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And then there’s the question of what is really “organic.” In order for food originating in this country to be sold as “organic” here at home, USDA rules require that the farm where the food originated must be certified by one of 49 private bodies around the country.
Organic certification can cost thousands of dollars. As a result, many small organic farmers choose not to undertake the costly and tedious process of certification. Hence, these farmers and their products—like most one might buy at a farmers market—are not “organic” and likely not included in any of the studies reviewed as part of the Stanford report. And yet these non-organic organic foods—rather than those produced on large monoculture certified organic farms—are the very foods most organic advocates point to (correctly or not) as being higher in nutrients and other superlatives.
Another concern I have with the study is the high prevalence of fraud in the conventional alternative market. Simply put, lots of non-organic producers falsely claim their products are organic. How might this fraud influence the results of the Stanford study?
Picture a study comparing the horsepower of engines from cars made by automaker X (known for its value and dependability) and the more expensive automaker Y (known for its power and higher cost). Let's say the study compared engines from X cars with engines from Y cars—but that this latter group (unbeknownst to the researchers) included a significant percentage of cars made by X that unscrupulous car sellers had labeled as coming from cars made by Y. You would expect the fraudulent Y engines both to be exactly the same as actual X engines and to skew the results of the study in such a way as to conclude Y engines are more like X engines than perhaps they actually are in real life.
In much the same manner, because organic food may boast "unobservable quality attributes" that are less evident than something more readily measurable than horsepower, fraudulent producers can “enjoy a higher price with lower production costs”—as this good organic game theory article notes.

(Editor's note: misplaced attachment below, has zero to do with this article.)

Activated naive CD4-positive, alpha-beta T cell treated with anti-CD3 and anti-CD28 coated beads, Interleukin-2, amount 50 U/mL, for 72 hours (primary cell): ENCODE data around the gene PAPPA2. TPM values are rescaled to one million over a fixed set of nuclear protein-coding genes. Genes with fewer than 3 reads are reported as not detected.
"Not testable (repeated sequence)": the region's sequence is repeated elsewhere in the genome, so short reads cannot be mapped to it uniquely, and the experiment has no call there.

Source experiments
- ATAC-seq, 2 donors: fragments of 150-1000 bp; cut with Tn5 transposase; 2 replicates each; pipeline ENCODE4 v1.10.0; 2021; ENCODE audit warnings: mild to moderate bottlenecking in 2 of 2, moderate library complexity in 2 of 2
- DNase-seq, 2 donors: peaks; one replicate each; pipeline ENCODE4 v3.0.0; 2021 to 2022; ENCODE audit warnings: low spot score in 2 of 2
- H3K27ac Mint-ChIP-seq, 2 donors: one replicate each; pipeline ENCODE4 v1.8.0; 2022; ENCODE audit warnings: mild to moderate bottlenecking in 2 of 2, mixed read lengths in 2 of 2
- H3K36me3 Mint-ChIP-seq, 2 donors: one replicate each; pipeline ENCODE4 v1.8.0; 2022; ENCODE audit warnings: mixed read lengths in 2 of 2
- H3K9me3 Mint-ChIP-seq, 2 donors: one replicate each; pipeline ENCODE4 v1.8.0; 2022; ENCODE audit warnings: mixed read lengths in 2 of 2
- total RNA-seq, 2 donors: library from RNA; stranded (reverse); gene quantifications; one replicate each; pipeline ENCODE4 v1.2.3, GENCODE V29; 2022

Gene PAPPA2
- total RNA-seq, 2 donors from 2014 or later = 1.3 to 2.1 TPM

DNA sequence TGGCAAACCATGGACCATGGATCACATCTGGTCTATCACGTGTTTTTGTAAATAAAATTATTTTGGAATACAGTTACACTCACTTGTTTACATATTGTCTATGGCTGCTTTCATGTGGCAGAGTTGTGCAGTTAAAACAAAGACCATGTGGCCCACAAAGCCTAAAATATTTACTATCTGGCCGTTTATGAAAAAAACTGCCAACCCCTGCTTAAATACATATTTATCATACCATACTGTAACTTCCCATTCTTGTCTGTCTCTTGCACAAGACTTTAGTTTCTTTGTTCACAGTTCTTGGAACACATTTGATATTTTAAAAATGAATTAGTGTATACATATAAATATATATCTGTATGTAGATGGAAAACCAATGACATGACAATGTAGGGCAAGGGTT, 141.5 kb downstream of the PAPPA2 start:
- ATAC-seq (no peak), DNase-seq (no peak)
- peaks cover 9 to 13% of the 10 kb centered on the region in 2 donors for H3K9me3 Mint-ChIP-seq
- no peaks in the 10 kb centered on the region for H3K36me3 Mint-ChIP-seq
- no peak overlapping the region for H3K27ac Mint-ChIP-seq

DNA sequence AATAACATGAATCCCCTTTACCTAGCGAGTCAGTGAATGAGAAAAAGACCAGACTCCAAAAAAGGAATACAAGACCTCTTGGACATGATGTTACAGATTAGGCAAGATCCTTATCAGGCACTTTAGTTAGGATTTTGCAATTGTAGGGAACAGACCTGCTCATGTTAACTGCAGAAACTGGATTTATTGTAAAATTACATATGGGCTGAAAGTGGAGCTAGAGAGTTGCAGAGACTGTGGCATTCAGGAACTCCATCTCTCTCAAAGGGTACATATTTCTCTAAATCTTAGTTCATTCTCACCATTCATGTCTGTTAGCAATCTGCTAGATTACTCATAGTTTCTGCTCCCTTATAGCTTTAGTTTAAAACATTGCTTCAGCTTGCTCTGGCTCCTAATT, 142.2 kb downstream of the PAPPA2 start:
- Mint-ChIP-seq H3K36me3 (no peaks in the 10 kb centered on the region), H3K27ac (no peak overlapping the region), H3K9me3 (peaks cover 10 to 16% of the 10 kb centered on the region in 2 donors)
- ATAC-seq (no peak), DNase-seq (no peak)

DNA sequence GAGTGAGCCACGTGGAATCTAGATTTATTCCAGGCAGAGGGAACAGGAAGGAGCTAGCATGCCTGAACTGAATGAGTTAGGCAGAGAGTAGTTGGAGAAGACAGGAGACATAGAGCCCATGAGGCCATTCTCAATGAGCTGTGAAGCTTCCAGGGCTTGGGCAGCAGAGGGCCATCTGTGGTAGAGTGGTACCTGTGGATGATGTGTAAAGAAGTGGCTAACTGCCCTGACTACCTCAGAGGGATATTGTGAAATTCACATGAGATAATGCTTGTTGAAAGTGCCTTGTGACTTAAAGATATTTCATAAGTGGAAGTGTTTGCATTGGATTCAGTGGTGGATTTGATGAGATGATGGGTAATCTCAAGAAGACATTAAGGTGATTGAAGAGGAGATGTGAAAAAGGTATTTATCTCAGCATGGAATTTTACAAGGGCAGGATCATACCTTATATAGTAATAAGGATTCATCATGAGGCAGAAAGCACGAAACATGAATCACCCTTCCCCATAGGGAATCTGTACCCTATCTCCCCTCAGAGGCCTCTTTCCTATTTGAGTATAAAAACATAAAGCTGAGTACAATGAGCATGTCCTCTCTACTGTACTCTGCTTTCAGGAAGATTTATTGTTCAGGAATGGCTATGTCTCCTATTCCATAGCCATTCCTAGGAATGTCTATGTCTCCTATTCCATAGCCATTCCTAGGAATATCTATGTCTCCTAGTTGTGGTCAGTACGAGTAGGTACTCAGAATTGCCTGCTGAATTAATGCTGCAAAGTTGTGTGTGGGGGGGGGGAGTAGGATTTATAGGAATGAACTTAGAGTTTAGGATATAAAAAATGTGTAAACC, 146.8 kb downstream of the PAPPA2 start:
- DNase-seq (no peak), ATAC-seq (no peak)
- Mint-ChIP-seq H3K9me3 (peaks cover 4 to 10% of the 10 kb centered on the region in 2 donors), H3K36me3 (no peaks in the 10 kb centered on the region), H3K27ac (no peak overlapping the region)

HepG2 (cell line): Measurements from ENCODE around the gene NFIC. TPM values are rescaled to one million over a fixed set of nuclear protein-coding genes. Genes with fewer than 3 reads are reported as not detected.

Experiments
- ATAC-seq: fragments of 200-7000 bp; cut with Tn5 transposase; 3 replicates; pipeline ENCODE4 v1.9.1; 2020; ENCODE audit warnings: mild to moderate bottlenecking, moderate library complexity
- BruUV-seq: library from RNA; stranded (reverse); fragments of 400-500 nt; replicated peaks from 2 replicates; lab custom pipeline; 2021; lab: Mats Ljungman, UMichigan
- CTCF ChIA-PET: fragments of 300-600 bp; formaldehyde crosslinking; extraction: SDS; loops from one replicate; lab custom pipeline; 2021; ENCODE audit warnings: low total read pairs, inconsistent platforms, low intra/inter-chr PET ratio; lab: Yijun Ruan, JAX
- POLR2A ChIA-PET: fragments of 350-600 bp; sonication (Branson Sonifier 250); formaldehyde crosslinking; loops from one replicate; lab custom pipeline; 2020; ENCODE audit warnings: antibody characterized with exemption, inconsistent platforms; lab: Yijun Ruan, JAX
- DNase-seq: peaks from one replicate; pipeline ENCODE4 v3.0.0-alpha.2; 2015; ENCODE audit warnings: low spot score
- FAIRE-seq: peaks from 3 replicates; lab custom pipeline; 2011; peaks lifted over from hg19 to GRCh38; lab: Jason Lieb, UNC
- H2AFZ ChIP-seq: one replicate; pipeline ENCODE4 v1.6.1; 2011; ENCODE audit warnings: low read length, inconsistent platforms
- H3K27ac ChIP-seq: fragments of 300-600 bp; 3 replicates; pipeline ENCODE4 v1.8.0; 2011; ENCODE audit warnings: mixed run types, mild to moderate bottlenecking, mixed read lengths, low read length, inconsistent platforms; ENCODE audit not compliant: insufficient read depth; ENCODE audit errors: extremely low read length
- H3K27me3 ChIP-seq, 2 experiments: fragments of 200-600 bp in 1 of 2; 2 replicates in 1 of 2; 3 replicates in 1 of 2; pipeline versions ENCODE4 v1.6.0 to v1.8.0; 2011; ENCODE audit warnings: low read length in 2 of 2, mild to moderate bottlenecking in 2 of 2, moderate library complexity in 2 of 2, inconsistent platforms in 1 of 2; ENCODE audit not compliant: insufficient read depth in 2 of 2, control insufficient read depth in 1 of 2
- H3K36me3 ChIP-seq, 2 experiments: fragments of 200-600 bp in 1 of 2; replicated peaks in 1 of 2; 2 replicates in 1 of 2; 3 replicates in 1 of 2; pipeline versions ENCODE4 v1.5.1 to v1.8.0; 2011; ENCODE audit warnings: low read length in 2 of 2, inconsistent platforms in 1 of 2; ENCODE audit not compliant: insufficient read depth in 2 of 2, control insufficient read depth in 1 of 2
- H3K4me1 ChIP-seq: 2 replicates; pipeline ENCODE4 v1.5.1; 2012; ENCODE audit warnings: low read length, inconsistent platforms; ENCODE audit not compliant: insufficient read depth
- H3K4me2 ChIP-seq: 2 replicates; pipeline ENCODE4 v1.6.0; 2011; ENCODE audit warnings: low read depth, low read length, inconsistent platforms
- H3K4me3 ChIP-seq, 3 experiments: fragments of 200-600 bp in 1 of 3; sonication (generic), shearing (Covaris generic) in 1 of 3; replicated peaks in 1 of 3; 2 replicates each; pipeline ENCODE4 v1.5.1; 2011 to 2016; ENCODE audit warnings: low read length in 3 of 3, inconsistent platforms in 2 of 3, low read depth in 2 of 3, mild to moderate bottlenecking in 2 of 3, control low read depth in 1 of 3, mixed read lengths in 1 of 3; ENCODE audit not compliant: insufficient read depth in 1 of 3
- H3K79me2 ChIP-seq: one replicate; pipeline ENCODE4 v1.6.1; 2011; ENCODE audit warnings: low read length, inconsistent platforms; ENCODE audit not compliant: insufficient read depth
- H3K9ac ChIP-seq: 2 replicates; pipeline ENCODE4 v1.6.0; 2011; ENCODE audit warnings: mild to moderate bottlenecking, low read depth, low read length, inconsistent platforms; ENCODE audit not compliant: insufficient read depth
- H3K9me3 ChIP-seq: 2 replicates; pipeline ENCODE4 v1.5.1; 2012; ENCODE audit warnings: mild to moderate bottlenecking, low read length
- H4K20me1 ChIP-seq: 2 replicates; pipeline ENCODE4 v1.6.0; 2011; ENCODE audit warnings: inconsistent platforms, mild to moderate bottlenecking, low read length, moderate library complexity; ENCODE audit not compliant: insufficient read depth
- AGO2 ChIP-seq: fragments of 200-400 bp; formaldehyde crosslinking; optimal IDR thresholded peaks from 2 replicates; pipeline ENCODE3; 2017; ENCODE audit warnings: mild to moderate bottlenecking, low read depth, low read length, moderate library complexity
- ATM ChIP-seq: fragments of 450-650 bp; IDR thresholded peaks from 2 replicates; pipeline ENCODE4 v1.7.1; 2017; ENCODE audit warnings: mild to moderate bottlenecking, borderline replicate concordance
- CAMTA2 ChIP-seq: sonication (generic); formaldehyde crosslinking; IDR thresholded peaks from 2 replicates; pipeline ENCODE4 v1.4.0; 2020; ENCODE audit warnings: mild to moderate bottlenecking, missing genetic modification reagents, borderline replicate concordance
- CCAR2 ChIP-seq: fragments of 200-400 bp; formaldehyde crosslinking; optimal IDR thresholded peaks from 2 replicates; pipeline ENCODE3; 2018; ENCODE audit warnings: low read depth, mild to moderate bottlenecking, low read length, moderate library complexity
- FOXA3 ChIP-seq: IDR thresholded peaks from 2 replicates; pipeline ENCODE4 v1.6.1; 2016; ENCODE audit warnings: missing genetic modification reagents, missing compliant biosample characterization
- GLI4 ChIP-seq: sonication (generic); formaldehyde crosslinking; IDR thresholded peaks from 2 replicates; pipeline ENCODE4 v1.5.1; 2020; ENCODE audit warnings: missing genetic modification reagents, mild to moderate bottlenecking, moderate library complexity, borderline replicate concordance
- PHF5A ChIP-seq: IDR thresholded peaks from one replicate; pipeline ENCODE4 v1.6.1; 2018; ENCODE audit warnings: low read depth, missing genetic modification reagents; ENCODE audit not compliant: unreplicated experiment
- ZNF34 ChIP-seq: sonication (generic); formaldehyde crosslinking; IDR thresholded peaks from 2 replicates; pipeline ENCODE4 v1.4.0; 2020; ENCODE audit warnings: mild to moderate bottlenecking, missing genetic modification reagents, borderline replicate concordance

While the Stanford study likely misses the mark in these regards, the critics of organics who latched onto the study may do the same. Ronald Bailey, for example, seizes on the term “higher quality” as a meaningless one (absent further information), yet then embraces a Swiss study that notes only minor differences in “food quality” between organic and conventional agriculture. Is “quality” meaningful or not?
And the Times' Cohen cites a conventional ice cream producer in England, Martin Orbach, whose Shepherds sheep’s milk ice-cream is wildly popular in some circles. While Cohen is right that Shepherds is not organic, Orbach tells me that organic rules can be so arcane for organic producers to follow that organic ice cream producers “can't use small batches of seasonal fruit” from, say, a local farm—because all ingredients first have to be certified organic.
Finally, consider that organics critics like Cohen and Bailey attack the high cost of organic food while failing to mention that conventional food production—from soy and sugar to beef and dairy—is highly subsidized. Organic food production, on the other hand, is not.
But rather than dwell on the negatives this study raises, I’d like to close on a positive note. I'll do so because I look at the Stanford report as delivering some important good news for supporters of both organic food and conventional alternative food.
The takeaway for me from this study is that there is lots of healthy food (organic and conventional) available to consumers of all income levels. If it’s true that a wealthy consumer eating organic lettuce that reflects their values is getting the same level of nutrients as a low-income person eating conventional lettuce that reflects financial value, then that’s worth celebrating. Right?